Where did our number system come from?
Our base-10 number system was founded in India and is known as the Hindu Arabic Number System. Mathematicians used it in the Early Islamic civilisations, and it was fundamental to the mathematical discoveries in the House of Wisdom in Baghdad.
From there, mathematicians from Baghdad, such as Al Khawarizmi, introduced this system to Europe where it was quickly favoured over the much more complex Roman number system they had been using.
Did you know that algebra originated in the Early Islamic Civilisation, with Al Khwarizmi being coined the ‘father of algebra’?
Al Khawrizmi was fundamental to the introduction of algebra to Europe. By using algebra to support generalisations, he was able to formulate a range of equations and algorithms throughout his time working in the ‘House of Wisdom’.
Taking this into the maths classroom
Fundamentally, algebra is the way in which mathematicians can explain the patterns found in numbers and the way that they behave when manipulated. When you think about it in this way, children’s experience of algebra begins with noticing pattern in the early years and builds through primary to using simple formulae in year 6.
Below, I am going to explore a way of using algebra in the classroom in upper KS2.
First things first. If your school teaches children about the Early Islamic Civilisation in history, you could begin by making the link between what we do now, and how this has been influenced by the discoveries of mathematicians from this era, such as the previously mentioned Al Khawarizmi.
This could include:
- calculating exchange rates
- calculating taxes
- working with scale when designing new football stadiums or train stations.
Next, you could review simple formulae and model how you are able to swap unknown values for letters. This could be in the context of perimeter as a familiar concept from year 4, moving towards a different context such as finding a total cost.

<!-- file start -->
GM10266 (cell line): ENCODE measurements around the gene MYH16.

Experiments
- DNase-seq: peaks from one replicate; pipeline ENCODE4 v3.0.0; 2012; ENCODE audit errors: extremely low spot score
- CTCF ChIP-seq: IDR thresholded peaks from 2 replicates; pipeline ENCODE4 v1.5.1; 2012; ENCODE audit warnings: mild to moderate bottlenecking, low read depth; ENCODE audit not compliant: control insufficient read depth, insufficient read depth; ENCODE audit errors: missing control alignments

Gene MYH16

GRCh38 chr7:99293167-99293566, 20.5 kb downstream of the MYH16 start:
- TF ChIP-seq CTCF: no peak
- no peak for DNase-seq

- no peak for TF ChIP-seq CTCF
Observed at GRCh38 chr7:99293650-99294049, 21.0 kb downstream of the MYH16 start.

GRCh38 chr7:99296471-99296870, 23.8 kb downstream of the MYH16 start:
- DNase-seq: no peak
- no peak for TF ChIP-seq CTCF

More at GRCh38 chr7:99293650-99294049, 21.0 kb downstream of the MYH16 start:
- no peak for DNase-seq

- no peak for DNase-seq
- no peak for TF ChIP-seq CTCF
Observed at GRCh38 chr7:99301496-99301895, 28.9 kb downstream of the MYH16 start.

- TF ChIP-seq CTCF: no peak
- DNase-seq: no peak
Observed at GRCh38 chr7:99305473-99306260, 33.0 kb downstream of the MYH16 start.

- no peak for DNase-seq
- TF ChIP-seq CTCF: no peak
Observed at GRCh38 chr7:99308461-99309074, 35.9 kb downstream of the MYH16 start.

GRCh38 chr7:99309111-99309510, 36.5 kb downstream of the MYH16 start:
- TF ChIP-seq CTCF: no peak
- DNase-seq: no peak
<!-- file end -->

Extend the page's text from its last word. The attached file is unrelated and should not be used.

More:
Children could then be supported to ‘have a go’ at applying this to another area of maths - spotting patterns and reasoning using algebra.
Below are questions that you may like to try with your class.
Sammy noticed that when you square the number 4, the product is one more than when you multiply the numbers either side:
4 x 4 = 16
3 x 5 = 15
If you take a number and square it, is it always one more than when you multiply the numbers either side?
Build it, draw it, and see if you can use letters to show it.
Jeremiah noticed that the multiples of three follow a pattern:
Jeremiah thinks this pattern is the same for the multiples of all odd numbers.
Do you agree?
Build it, draw it, and use letters to show it.
Caution! Be prepared
Ensure you have had a go at the problem yourself first so that you can identify any possible barriers and scaffold the learning accordingly.
Speaking frames may be useful to support children in framing their thinking, or recording frames with familiar models to enable children to make connections.
To explore scaffolding further: Differentiation in maths - scaffolding or metaphorical escalators!
Support to develop reasoning and problem solving in your school
Find out how the HFL Education Primary Maths Team can work with you in school to develop reasoning and problem solving through the HFL Education Curriculum Impact Packages: